Dietary Supplements Essay, Research Paper Dietary supplements: Beneficial or Hazardous? On any given day, a student athlete could walk into a trainers or coaches office holding up a bottle and ask Hey coach, does this stuff work? This young athlete, playing three sports a year, is referring to the dietary supplement called creatine.
Dietary Supplements Essay, Research Paper
Dietary supplements: Beneficial or Hazardous?
On any given day, a student athlete could walk into a trainers or coaches office holding up a bottle and ask Hey coach, does this stuff work? This young athlete, playing three sports a year, is referring to the dietary supplement called creatine. This, and many more products, are becoming more and more popular these days among high school student-athletes. These young men and, quite possibly young women, are using this supplement without realizing the possible benefits and hazards that follow in consuming such products.
Most students who take creatine, do so in hopes of improving athletic performance, increasing overall body and muscle mass, and improving endurance and body building. While thoughts of taking dietary supplements may seem only beneficial, the aftermath of these products may be very risky. There are no definite risks and effectiveness of creatine and other products remain unproven.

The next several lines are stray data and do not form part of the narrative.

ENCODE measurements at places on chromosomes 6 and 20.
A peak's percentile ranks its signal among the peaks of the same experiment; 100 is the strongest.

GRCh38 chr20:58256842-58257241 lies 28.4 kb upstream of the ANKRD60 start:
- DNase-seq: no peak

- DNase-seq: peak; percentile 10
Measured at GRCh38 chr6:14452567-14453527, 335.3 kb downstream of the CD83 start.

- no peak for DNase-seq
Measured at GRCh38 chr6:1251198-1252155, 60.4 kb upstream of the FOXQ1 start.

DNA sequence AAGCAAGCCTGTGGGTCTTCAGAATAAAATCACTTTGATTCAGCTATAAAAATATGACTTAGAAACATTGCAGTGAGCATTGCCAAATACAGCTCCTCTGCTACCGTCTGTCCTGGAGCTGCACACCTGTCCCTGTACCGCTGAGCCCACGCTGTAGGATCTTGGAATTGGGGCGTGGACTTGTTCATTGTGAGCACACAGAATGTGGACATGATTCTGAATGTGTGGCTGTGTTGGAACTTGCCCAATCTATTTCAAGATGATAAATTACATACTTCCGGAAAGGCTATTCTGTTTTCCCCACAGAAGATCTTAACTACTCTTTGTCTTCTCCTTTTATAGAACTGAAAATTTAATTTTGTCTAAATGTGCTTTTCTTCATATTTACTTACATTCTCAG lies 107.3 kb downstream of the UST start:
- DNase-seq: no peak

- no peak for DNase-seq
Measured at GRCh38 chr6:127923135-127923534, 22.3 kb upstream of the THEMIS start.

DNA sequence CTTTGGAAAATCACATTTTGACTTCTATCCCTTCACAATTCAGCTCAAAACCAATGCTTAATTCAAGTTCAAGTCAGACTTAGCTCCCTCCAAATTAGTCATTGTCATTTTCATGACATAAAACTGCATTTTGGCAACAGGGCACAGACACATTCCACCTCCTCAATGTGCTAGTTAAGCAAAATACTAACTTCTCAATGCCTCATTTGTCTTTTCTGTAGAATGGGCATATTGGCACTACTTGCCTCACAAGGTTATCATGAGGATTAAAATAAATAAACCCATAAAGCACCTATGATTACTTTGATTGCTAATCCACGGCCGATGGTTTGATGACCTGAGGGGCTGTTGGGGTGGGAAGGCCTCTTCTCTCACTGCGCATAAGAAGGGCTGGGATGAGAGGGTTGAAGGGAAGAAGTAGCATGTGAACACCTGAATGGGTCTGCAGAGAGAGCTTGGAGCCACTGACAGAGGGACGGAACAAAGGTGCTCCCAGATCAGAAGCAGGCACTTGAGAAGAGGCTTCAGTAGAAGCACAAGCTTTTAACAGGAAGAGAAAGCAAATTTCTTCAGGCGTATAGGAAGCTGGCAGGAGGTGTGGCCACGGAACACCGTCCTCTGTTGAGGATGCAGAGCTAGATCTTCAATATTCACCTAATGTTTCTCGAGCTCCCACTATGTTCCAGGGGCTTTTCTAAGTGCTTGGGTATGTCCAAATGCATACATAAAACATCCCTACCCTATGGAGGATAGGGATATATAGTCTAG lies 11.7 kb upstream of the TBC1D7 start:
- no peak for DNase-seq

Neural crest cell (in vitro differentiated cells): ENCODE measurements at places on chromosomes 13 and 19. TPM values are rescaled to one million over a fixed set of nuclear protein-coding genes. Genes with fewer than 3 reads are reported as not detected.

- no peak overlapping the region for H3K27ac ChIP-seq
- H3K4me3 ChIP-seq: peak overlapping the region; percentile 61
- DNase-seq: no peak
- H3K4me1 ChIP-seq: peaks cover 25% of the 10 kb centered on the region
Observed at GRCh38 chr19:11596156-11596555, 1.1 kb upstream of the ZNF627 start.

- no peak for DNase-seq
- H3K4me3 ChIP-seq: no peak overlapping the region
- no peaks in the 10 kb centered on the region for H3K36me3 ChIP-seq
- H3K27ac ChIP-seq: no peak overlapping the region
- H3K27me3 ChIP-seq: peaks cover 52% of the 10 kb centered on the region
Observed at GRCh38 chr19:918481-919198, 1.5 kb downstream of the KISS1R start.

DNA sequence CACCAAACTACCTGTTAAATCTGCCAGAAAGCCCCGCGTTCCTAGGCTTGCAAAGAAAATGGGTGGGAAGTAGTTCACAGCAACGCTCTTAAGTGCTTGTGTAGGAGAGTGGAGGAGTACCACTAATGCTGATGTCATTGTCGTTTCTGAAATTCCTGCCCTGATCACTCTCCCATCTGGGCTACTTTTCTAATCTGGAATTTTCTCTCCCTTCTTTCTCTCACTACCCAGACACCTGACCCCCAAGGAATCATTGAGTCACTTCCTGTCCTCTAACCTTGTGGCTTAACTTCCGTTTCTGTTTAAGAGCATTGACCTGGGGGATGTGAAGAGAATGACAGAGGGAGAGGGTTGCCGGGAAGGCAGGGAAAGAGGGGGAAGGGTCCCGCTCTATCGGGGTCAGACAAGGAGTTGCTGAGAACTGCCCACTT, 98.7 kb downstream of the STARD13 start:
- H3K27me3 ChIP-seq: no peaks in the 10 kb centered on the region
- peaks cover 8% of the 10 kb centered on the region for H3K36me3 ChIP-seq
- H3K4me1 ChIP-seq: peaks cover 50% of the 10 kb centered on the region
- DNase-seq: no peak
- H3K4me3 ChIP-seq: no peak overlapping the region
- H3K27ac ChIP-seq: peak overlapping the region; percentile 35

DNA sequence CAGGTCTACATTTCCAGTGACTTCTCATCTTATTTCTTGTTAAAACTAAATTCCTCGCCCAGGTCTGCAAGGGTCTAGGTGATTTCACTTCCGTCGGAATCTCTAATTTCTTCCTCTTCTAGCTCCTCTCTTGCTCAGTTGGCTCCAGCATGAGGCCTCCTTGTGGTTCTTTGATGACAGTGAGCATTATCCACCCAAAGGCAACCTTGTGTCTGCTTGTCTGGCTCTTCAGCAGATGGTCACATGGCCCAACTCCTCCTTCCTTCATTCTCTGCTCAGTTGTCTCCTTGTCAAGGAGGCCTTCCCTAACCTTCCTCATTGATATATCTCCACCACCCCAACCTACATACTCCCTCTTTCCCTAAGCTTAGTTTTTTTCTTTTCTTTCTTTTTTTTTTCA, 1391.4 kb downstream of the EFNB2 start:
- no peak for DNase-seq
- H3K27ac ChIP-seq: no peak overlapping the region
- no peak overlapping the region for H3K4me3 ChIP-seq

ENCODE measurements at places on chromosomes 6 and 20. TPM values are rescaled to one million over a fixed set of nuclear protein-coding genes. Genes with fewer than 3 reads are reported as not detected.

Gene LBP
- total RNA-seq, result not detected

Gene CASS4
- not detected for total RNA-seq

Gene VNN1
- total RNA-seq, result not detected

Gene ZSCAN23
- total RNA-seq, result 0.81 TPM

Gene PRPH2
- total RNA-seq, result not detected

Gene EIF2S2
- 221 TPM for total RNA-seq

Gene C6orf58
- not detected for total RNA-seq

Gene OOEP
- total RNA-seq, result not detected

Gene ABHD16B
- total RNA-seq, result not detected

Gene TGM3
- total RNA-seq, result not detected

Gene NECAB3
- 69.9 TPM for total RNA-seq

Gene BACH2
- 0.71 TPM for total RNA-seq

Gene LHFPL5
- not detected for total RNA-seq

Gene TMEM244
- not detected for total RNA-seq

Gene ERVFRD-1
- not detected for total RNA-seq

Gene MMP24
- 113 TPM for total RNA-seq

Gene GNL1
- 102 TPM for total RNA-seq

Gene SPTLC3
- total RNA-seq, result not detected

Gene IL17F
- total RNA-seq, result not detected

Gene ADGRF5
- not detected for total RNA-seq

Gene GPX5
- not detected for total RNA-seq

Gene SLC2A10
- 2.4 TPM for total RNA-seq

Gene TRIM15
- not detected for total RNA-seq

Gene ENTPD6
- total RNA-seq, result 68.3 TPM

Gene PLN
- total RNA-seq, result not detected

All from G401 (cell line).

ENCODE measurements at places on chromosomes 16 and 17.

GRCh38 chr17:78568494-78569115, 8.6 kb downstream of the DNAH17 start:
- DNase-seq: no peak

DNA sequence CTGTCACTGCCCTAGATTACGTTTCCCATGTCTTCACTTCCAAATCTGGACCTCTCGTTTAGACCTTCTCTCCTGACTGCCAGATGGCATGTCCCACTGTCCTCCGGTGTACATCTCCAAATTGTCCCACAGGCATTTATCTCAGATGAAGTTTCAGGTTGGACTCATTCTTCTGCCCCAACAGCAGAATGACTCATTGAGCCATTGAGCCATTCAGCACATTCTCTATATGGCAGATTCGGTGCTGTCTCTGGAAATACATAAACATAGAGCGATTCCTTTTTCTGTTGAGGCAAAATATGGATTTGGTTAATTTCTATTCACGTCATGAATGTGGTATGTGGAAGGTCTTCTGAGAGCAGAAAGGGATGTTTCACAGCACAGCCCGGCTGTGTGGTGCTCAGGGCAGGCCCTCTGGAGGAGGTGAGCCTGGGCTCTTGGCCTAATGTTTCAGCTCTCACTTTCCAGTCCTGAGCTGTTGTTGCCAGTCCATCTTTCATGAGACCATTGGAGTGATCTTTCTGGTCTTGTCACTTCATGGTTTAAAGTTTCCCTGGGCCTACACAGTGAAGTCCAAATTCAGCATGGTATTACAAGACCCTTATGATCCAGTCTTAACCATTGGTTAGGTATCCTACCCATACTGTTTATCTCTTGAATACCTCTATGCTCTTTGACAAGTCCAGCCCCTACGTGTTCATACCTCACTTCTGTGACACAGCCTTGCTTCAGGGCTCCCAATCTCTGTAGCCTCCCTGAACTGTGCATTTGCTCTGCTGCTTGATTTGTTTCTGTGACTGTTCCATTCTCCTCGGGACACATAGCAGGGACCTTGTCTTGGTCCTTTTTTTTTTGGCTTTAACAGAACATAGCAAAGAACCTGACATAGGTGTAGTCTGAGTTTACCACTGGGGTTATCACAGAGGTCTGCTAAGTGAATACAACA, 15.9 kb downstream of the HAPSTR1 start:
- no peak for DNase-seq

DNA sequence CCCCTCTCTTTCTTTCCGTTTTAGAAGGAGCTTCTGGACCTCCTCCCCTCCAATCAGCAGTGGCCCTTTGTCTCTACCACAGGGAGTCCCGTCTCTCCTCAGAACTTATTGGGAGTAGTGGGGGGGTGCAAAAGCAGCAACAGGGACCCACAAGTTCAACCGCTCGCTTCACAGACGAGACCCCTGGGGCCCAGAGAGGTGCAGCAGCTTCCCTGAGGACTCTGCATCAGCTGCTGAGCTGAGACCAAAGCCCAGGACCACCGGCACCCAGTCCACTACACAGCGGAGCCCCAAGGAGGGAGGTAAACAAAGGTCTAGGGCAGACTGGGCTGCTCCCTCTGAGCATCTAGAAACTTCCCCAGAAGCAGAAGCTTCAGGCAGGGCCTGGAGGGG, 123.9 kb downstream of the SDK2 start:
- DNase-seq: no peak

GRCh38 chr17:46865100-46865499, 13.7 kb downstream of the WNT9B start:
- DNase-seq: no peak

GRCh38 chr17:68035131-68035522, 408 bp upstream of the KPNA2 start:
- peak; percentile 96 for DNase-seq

Creatine is not an herb, vitamin, or hormone. It is a natural nutrient found in our bodies and the bodies of most animals. Approximately ninety five percent of the bodies creatine supply is found in the skeletal muscles. The remaining five percent is found scattered throughout the body with main focuses in the heart, brain, and testes. The human body gets most of the creatine it needs from food or dietary supplements. Creatine is easily absorbed by the intestinal tract into the bloodstream. When dietary consumption is inadequate to meet the bodies needs, a limited supply can be synthesized from the amino acids arginine glycine, and methionine. This creatine production occurs in the liver pancreas and kidneys. Creatine is a naturally produced substance in the body, produced by the liver. Joined by the kidney s and the pancreas, they play a role in muscle contraction. When taken as a supplement, creatine can cause water retention and cramping. Many cases have been reported that young students have died because of kidney failure and heart attacks caused by the usage of creatine. Creatine supplementation has been shown to enhance the ability to maintain power output during repeated periods of high intensity exercise. Athletes in virtually every sport have reported improved athletic performance. For instance, greater home run production by baseball players, increased strength and power by football players, faster times by sprinters, and longer lasting energy with basketball players. When used properly, most athletes will experience a significant increase in strength and power. But, who is to say that every athlete will use creatine properly and the affects on someone who does not? Creatine supplementation and other muscle building products can help an athlete train for a longer period of time. Therefore, increased intensity of muscle training will generate faster muscle growth and strength. In a study conducted at the Texas Southwestern Medical Center, creatine supplementation and maximum strength was measured in experienced athletes who consumed twenty grams of creatine over a period of twenty eight days. After the study, the average increase in bench press weight was eighteen pounds. Maximum repetitions increased from eleven to fifteen. The subjects in this study also increased lean body mass three and a half pounds over the twenty eight day period.